Today, we are speaking with Bud Summers, who has been cutting albums independently since 2008.
The Way is your new album. Can you provide us with a brief insight into your process? What were the steps taken between the first thoughts about a tune or melody to the creation of a full track?
When I’m ready to start on something new, I find it helpful to attend a few NSAI (Nashville Songwriter’s Association International) meetings at the local St Louis chapter. I don’t write country music by any means but, they provide some guidelines that can help anyone craft better songs. Also, getting my songs ready for presentation and critique puts a little pressure on me to get things done. I’m always writing- saving lines, titles, chord progressions and riffs on my phone or in a notebook- but I have to have a little push to force myself to finish songs. I have written entire songs in my head while driving, but most often I take snippets and ideas that I’ve come up with during normal daily life and sit down later with a guitar or piano to finish them. I have an old barn on my property that I’ve converted into a music space for writing and recording.
The music on The Way is distinctly your own, but hints of blues, classic rock, jazz, and other genres can be gleaned. What acts and performers were the biggest influences on the overall sound of The Way?
All of my music tends to filter through the early influences of my mom and dad. Dad was a highly regarded string bass player and was at home with a jazz combo or with a symphony orchestra. My mom was a public music school teacher and shared her love of Classical Music, Opera, and Musical Theatre. Also, like many young guitarists, I gravitated toward rock and blues music in my teens.
In college, I received superior instruction and motivation from professors Harlan Hock and David Engelke. I continue to learn as much as I can about writing and recording through various groups such as NSAI and St Louis Cubase Audio Engineer’s Club.
What are your favorite songs from your deep discography?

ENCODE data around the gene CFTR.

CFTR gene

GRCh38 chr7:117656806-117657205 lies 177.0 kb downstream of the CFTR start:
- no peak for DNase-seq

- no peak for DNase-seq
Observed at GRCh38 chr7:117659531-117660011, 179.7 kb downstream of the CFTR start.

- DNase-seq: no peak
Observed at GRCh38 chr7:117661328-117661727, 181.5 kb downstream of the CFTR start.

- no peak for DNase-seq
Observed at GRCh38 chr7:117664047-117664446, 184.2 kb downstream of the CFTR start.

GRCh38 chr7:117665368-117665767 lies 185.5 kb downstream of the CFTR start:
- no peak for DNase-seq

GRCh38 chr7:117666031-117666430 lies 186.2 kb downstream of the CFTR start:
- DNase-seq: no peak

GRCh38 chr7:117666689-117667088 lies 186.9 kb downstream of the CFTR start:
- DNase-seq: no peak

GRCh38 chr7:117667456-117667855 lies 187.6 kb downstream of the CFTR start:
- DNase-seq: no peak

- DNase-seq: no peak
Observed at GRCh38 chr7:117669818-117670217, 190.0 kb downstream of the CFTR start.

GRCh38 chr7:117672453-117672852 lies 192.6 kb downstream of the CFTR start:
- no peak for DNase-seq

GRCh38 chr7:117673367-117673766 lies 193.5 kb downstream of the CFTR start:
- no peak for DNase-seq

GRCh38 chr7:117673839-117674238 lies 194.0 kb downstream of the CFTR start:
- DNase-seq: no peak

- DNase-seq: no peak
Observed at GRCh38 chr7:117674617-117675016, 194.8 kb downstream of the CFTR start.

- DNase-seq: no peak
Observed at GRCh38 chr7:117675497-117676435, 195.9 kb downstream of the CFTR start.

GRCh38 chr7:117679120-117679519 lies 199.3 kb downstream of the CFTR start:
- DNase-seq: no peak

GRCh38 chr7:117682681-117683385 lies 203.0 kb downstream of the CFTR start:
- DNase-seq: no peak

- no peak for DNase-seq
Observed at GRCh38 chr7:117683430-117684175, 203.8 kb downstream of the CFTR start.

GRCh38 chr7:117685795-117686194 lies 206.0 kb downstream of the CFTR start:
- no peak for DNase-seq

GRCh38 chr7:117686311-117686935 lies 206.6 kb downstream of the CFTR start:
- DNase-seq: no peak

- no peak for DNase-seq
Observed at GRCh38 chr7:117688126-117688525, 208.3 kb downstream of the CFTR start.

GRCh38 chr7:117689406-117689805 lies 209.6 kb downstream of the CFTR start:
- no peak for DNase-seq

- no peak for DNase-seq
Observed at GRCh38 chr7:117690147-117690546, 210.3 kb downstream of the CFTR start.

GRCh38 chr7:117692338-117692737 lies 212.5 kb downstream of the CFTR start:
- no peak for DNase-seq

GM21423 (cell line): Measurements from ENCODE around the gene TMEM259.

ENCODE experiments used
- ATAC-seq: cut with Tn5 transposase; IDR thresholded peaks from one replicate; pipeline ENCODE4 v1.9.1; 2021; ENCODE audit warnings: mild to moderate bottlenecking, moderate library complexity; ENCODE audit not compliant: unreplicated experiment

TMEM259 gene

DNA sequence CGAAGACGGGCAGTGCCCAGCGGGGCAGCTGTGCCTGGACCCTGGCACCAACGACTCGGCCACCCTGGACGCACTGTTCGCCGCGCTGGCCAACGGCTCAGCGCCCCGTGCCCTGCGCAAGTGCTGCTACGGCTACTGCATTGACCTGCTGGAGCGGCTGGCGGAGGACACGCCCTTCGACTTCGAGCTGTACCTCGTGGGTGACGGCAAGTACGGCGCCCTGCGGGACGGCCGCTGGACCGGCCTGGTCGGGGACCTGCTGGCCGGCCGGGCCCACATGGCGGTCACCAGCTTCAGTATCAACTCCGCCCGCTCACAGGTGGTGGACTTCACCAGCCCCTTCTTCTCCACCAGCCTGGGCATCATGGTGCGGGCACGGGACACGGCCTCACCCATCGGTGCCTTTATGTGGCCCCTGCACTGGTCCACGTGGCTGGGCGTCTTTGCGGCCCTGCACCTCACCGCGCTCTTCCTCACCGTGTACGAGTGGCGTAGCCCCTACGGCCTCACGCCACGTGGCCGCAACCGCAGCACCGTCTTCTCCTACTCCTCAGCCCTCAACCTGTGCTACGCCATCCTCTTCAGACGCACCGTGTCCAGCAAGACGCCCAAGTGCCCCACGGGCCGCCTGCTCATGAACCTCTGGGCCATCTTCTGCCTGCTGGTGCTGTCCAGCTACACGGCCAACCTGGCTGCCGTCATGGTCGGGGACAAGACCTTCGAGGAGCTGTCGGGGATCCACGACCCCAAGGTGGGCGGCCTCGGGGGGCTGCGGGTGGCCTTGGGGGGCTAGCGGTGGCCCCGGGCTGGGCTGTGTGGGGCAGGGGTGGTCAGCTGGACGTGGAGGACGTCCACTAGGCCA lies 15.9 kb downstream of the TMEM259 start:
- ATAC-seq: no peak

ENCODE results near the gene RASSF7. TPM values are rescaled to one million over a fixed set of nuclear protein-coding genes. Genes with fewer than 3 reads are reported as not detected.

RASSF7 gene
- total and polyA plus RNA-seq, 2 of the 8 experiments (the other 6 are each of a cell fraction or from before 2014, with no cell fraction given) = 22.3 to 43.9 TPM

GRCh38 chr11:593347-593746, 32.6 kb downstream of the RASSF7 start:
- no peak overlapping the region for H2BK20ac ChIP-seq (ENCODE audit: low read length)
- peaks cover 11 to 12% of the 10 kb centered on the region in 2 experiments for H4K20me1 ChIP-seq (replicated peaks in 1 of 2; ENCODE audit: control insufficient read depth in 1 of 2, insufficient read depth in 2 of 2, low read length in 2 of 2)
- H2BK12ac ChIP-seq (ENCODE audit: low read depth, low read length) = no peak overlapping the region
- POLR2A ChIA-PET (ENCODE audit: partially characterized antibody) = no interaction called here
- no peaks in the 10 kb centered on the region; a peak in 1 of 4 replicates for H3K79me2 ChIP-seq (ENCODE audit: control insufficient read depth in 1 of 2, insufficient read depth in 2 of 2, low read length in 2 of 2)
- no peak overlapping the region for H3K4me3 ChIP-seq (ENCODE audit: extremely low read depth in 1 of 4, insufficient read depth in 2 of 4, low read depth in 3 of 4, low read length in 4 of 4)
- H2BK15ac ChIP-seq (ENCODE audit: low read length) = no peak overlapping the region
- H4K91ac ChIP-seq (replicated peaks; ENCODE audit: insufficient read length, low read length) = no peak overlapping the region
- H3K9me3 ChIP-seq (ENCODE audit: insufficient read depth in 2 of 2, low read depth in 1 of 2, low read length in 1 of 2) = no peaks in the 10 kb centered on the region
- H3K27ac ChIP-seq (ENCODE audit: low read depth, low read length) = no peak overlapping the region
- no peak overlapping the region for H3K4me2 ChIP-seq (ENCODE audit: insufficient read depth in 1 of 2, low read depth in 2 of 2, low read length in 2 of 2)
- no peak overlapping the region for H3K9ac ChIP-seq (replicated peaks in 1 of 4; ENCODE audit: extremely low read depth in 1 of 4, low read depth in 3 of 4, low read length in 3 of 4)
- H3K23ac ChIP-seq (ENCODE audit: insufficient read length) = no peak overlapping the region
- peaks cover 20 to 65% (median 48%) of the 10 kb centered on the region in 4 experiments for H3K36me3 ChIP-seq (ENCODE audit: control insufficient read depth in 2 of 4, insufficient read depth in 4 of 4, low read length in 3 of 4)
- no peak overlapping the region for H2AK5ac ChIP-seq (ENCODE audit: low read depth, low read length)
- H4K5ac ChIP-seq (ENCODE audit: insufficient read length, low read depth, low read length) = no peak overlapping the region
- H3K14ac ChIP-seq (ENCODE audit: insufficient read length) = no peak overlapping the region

My favorites change often but I have a deep connection to songs that seemed to come to me as inspirations like “Comin’ Home”, “Aldeberan” and “The Great Divide”
How can interested NeuFutur readers locate samples of your music?
You are a prestigious performer, playing around the Midwest a number of times a month. What are some highlights of your schedule in the final quarter of the year?
Actually, the final quarter of 2015 will be spent mostly relaxing, writing and recording new material for release in 2016. I was touring heavily from March through October of 2015 covering the entire Mississippi Valley from New Orleans to Lake Michigan and all points in between. Some of the highlights of my tour were dates in Memphis, Nashville, Chicago, New Orleans, Grand Rapids and of course a slew of dates in the St Louis, MO area and in the Grand Rapids/Ludington/Western Shoreline of Michigan. I make my home in Illinois about thirty minutes from downtown STL and have always considered Ludington, MI as my second home.
What changes have you noticed in music – promotion, publication, recording – since your first album was released?
My first solo album came out in 2008 and there have been huge changes since then. I think I was promoting my music on Myspace around that time and I didn’t have Twitter or Youtube or Facebook then though I imagine other folks were already using those platforms. Right now, I think Youtube, Twitter, and Spotify are the biggest tools I use for getting my music heard and Facebook is still good for getting people to know where I’m playing. I also truly enjoy putting together my weekly email that I send out to a host of subscribers. I was using an old hard disc recorder for my first two CDs “Golden” and “Eons” but in 2011 switched to computer based recording with Cubase. It took some time to adjust but I feel as though I’m getting better all the time.
Finally, do you have any additional thoughts about life and the universe for our readers?
Be supportive of other artists in whatever ways you can and work harder than anyone else does.
Thank you so much for your time.
Thank you, it’s been my pleasure.